Werner's Reviews > Tarzan of the Apes

Tarzan of the Apes by Edgar Rice Burroughs
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Feb 13, 2008

really liked it
bookshelves: classics, adventure-fiction
Recommended for: Fans of adventure stories
Read in January, 1967

This is the one Burroughs book virtually everyone in the world has heard of, and it embodies many of the characteristics (positive and negative) of his style. Like the (sometimes almost interchangeable) heroes of his science fiction novels, the title character here --a scion of the English aristocracy born to parents marooned in coastal Africa, orphaned as an infant and then raised by apes-- is strong, tough, and brave, instinctively honorable and moral, and exemplifies the theme of feralism or primitivism: a representative of modern technological civilization is forced to adapt to a primitive milieu that strips away the artificial and repressive constraints of modern life, and forces him to develop all of his latent heroic qualities in order to survive.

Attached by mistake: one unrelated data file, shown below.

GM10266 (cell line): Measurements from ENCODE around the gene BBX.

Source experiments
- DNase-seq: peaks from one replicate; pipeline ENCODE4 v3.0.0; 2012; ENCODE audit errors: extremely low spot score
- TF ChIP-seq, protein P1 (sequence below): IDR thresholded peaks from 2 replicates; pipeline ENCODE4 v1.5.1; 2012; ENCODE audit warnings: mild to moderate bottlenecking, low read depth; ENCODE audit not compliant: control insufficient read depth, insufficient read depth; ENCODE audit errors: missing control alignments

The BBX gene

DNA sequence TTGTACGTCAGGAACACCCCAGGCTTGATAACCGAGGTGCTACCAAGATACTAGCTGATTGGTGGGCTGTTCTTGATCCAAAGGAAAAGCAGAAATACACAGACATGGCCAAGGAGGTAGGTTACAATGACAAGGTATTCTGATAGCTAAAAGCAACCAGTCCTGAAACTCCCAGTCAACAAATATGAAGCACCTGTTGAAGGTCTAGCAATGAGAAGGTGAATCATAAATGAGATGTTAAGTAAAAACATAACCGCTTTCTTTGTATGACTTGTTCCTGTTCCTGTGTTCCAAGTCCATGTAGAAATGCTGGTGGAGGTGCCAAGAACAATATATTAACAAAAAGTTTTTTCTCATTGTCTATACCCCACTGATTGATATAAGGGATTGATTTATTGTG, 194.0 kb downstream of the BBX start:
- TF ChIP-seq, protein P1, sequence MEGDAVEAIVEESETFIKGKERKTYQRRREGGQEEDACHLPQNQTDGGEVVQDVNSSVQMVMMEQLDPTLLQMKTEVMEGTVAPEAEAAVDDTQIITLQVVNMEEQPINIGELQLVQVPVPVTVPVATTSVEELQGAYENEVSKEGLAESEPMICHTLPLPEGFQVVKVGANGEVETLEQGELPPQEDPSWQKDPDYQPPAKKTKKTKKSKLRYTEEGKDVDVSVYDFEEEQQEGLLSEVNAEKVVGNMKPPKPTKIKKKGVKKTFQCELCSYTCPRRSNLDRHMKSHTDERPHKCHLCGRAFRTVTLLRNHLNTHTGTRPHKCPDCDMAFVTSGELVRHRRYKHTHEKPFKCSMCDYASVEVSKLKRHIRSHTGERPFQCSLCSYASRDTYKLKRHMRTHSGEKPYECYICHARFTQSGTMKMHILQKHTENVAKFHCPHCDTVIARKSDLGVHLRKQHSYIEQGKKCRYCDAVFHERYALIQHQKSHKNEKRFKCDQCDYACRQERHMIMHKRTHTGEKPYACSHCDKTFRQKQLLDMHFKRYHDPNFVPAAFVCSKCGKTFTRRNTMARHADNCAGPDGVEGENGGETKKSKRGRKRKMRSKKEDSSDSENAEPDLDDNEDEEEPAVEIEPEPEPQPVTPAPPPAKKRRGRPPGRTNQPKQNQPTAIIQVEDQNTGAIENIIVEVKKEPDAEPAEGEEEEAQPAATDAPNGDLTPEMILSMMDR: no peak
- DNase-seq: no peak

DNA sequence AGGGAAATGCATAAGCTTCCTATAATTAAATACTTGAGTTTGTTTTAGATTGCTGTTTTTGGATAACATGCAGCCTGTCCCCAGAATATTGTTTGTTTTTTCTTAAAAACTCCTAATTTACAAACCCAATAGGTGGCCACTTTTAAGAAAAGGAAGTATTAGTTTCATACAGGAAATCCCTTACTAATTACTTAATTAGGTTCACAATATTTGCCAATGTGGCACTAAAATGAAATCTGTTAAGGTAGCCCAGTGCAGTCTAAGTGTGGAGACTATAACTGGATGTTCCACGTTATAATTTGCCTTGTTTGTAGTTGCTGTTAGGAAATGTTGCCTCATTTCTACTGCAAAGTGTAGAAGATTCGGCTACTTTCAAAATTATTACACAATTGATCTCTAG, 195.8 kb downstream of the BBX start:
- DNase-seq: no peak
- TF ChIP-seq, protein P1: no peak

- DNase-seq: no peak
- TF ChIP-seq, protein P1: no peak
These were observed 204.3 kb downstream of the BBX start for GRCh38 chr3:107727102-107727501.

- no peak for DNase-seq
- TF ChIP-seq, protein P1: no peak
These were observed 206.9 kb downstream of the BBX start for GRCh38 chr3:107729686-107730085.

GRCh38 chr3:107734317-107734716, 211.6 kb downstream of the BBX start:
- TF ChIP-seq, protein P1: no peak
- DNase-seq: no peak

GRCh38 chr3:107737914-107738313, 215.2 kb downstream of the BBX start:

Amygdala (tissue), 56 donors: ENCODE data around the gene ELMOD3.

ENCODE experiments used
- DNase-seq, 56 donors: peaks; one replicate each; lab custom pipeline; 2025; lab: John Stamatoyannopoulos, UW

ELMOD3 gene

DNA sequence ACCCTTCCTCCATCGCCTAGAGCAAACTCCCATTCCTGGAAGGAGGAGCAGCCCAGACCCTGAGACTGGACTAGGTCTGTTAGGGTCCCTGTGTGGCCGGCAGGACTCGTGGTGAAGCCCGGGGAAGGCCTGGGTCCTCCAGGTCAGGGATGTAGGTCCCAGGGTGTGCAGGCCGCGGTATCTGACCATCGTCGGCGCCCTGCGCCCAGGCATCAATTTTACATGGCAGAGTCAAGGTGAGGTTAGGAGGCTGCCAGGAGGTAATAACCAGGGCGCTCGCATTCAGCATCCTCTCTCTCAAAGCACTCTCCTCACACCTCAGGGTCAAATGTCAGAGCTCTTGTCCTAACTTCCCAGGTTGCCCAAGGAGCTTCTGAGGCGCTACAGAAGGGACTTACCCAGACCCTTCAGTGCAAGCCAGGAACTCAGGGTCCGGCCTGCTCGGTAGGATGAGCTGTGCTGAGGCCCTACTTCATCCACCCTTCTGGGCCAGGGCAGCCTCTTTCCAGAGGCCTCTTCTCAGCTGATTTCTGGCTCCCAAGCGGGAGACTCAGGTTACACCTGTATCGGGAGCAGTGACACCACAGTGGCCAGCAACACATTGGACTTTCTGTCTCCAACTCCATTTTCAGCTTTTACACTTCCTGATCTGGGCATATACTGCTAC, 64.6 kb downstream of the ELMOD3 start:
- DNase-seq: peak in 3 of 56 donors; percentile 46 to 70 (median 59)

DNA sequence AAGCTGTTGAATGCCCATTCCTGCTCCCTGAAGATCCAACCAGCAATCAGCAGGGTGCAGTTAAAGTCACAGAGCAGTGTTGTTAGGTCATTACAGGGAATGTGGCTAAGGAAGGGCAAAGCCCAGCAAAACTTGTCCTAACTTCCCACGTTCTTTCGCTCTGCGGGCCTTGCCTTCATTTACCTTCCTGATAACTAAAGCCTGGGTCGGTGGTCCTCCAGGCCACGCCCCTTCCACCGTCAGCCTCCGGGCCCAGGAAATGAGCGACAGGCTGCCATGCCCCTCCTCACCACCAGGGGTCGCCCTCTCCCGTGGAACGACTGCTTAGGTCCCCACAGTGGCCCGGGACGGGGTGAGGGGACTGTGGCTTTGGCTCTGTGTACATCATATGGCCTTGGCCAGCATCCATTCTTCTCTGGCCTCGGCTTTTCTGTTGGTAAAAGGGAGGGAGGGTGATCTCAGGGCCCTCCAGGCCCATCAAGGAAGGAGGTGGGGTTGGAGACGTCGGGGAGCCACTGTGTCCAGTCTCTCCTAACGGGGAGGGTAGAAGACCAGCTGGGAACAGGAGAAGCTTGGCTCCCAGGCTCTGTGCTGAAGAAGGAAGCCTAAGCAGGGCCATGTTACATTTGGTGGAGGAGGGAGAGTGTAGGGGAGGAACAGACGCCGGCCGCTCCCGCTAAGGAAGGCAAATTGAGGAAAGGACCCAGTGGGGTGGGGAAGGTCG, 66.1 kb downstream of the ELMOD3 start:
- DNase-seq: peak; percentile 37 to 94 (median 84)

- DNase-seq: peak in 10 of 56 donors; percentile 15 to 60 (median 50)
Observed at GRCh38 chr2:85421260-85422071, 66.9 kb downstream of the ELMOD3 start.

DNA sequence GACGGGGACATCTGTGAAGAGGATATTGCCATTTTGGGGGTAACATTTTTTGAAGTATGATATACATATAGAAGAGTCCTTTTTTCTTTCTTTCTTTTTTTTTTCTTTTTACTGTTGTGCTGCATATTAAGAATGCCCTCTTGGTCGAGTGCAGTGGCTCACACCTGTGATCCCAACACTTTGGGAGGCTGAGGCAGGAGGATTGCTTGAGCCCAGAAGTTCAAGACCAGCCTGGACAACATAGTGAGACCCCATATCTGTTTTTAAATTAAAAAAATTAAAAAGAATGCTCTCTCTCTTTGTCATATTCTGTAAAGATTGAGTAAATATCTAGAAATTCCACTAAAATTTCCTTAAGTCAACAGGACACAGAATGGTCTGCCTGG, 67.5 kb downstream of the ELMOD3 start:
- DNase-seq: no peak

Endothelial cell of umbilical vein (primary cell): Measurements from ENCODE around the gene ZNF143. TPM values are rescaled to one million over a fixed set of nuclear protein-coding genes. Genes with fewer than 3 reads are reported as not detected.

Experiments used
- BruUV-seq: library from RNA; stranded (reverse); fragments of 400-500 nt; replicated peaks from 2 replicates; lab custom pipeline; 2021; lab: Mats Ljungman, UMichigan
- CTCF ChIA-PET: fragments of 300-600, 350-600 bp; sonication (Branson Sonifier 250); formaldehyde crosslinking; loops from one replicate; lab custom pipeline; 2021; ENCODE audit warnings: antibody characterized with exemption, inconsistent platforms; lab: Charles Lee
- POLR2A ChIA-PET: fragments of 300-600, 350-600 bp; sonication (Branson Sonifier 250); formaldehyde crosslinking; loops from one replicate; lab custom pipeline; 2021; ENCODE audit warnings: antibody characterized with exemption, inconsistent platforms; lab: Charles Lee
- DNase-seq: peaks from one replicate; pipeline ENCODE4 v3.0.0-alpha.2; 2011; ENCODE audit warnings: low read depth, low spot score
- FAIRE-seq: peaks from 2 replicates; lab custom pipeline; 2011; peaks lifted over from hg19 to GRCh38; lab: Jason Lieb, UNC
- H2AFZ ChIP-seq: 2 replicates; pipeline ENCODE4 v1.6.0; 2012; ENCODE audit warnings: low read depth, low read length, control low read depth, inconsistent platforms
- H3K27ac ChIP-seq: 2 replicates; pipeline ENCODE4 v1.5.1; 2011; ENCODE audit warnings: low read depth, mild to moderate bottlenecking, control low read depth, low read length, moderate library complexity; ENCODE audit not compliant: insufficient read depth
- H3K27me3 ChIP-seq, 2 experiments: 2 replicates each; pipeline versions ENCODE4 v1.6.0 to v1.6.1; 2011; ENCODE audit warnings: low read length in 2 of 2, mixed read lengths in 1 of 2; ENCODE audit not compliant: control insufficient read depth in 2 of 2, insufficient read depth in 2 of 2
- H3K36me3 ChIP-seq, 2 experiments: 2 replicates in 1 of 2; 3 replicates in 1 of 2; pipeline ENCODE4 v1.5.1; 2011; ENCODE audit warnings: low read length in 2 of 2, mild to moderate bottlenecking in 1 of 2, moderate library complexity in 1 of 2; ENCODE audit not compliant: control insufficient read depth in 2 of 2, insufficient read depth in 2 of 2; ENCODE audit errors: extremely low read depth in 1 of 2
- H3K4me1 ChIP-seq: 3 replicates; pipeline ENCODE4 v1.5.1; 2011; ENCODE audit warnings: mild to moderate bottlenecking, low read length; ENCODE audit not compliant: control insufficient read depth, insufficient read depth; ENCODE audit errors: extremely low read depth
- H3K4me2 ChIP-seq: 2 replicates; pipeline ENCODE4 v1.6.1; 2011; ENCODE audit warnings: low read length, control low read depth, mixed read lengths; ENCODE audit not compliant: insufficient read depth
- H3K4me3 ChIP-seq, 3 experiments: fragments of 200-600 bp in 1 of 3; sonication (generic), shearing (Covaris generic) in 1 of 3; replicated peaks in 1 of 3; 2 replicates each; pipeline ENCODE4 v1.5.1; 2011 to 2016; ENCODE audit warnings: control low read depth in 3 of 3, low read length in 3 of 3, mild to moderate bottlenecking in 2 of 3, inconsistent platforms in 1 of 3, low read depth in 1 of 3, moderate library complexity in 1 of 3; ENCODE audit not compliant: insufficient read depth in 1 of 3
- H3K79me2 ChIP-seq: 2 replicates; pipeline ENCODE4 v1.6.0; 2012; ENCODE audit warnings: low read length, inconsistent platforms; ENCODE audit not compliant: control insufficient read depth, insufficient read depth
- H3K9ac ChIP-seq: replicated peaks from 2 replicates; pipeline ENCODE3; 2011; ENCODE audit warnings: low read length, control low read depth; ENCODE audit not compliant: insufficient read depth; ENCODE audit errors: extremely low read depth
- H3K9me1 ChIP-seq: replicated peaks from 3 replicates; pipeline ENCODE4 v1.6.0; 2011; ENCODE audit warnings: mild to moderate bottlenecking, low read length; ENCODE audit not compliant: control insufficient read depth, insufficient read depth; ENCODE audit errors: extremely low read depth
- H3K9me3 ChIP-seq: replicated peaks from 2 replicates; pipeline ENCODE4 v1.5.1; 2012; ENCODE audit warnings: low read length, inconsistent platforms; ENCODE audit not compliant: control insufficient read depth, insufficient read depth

While this novel isn't set on another planet, or in an imaginary world in the interior of the earth, it might as well be; Burroughs had a disdain for research and no first-hand knowledge of Africa, so his ultra-primitive portrayal of the Dark Continent has little basis in reality. (One of his more glaring errors was the assumption that "apes" are a separate primate species resembling gorillas; the word is actually just the general term for gorillas, chimps and orangutans.) His "apes" are anthropomorphic to a very improbable degree; and like the bulk of his work, this novel, for the most part, isn't very deep. But the worldwide popularity that led to numerous sequels and movie/TV adaptations is no anomaly. The book delivers an appealing tale of exotic adventure, effectively told; Tarzan and Jane Porter are the ultimate unlikely romantic couple whose love for each other has to transcend considerable odds, and whom readers naturally want to root for; and Tarzan's solid moral clarity is profoundly refreshing and edifying. In that respect, the ending here presents, and resolves, a moral conflict which, if it were developed more through the book, would brook comparison of this novel with stories of moral choice like James' The American and Howell's The Rise of Silas Lapham.
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05/26/2016 marked as: read

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